Google’s new software language Dart aims to speed up the web

25 May 2012

Lars Bak, software engineer with Google's Dart team

Google is on a mission to speed up the web. Flush from the success of its Chrome browser passing out Internet Explorer in recent weeks, it is now focusing on a new Javascript language called Dart to speed up the apps within web browsers, software engineer Lars Bak told

If you study the charts, the constant crisscrossing of Google’s Chrome browser versus Microsoft’s Internet Explorer to be the world’s most-used browser reminds me of the vapour trails that must have been commonplace from dogfights in the skies over wartime Europe.

But this is 2012 and if I shut my imagination off for a little while and focus on what seems like a battle for the hearts and minds of the internet, I realise Google currently wins no matter what browser people use.

When I put this to Lars Bak, an engineer who worked on the evolution of Chrome from the beginning and who now works on Google’s Dart team, he doesn’t disagree but politely points out that the Chrome browser’s arrival on the world stage in 2008 was more about speeding up innovation in browser and web technology.

Since Chrome arrived it has led to the introduction of a Chrome OS which can power netbooks and laptops and more recently a new programming language called Dart that potentially could speed up the deployment of large-scale apps within browsers.

“I was pretty much there from the start. There were a few things we’d noticed in the marketplace. Firstly the rate of innovation within browsers had gone down. It looked like the speed of browsers had stabilised on them all. Also the user interface was not ideal so we believed that innovation was important in order to change the game and for whatever reason suddenly the browser world has exploded.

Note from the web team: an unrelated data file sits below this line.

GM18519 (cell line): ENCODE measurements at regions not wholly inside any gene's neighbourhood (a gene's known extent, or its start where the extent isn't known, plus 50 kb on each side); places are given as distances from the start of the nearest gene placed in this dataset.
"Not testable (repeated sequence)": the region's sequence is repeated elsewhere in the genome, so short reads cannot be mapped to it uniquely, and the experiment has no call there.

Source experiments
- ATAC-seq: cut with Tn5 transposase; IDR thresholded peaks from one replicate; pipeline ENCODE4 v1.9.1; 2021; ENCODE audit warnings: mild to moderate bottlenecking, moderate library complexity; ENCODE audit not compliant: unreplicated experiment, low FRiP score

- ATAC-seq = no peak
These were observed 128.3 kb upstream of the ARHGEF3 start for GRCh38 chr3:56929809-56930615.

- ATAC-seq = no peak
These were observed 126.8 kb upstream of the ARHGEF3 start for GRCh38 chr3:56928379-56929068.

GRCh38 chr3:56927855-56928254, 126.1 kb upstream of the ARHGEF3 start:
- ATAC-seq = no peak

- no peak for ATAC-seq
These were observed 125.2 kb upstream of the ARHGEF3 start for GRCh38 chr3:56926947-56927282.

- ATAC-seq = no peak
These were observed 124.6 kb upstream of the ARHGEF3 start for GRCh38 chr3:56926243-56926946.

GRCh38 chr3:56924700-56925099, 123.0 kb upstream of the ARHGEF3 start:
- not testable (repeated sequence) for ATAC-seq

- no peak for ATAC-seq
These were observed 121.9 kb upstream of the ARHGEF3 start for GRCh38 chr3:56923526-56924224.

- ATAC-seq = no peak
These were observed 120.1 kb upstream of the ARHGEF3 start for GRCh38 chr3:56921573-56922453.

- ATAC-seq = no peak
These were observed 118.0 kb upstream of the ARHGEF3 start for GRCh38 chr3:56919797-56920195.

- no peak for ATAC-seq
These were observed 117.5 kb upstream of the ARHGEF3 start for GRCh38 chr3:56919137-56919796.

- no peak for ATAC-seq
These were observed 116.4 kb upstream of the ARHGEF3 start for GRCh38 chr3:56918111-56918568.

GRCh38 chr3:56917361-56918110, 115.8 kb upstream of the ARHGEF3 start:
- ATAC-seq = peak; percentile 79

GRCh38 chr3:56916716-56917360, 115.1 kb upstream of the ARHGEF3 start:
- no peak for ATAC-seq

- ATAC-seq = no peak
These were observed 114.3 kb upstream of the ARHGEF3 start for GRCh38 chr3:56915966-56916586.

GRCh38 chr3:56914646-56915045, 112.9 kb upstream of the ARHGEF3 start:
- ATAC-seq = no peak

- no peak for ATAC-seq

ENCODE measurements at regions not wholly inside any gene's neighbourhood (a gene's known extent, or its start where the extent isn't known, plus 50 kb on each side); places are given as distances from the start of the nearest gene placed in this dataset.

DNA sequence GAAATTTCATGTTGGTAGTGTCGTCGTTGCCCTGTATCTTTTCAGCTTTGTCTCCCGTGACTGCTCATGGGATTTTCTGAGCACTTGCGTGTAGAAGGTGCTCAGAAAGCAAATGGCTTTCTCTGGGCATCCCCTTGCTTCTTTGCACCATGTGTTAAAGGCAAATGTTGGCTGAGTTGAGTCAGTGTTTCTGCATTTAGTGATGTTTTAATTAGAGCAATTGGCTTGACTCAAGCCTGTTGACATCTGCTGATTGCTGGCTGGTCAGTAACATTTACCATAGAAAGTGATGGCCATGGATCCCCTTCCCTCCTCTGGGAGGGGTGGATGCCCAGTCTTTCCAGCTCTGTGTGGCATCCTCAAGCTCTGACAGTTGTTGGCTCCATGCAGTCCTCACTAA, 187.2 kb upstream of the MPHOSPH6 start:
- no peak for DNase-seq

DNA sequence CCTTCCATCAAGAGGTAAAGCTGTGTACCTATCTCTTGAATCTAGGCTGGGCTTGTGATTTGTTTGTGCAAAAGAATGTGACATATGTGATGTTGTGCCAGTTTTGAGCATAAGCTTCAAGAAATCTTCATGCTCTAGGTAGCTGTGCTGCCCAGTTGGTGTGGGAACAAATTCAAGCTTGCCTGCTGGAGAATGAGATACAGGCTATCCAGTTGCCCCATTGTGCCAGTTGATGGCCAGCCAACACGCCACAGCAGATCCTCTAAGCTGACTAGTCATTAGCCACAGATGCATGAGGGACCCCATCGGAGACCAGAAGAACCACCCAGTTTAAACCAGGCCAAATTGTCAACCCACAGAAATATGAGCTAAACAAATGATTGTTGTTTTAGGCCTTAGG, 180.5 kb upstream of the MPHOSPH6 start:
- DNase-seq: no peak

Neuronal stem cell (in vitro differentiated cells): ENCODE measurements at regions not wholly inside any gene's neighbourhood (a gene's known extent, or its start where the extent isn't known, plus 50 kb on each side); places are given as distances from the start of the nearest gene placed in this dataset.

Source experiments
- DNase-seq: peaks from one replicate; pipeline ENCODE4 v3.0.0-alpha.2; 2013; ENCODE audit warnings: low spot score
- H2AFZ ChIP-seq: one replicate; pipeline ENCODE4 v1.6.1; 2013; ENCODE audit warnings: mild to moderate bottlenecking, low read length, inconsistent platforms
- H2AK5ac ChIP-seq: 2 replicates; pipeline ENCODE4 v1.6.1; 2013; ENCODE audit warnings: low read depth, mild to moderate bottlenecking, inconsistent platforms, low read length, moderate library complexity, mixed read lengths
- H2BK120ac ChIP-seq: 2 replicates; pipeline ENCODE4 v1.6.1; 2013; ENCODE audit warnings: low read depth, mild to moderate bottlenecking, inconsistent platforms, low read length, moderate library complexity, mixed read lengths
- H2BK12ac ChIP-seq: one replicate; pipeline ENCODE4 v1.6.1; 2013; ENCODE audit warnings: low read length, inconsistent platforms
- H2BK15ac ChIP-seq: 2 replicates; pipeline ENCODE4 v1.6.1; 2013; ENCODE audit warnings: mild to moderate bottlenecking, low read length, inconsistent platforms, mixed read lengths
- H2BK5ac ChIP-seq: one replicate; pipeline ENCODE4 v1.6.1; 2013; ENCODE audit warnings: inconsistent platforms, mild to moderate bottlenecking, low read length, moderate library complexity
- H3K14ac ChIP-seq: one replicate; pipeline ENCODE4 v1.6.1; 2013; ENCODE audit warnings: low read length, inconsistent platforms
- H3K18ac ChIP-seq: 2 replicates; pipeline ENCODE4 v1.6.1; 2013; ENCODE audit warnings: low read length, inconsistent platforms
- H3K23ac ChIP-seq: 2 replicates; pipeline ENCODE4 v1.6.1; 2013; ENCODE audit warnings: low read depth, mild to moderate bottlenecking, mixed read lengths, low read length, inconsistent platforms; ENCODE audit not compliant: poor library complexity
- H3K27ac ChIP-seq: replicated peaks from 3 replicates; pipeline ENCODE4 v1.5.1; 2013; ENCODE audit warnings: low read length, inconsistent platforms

“It’s amazing how much progress and innovation has come out of Chrome.”

What Bak is driving at is how clean and minimalistic today’s generation of browsers are with their sluggish predecessors in terms of user experience.

“On the user interface front, the goal from day one was to make sure that the browser gets out of the way and you can see from Chrome there are no dialogue boxes.”

He makes another interesting point. One of my frustrations with Microsoft’s Internet Explorer is the dialogue box which asks me if I’m sure I want to do this or that.

“If you’re using a hammer to drive a nail, do you expect the hammer to start asking questions like are you sure you want to hit that nail?” Bak points out.

Bak says the ethos of Chrome and the evolution of the Chromebook, a class of computer in which the browser is the operating system, is really about making the technology invisible enough to let people tune directly into the web.

“My kids have laptops and everything they do – games and social – happens within the browser so it kind of doesn’t matter what kind of computer they are using, it’s all there,” Bak explains.

Why browser innovation cannot slow … not even for a split second

“More advanced apps are arriving within browsers all the time and so as long as you can access the browser users are happy with simple devices – there’s no data stored on these devices because everything is stored in the cloud.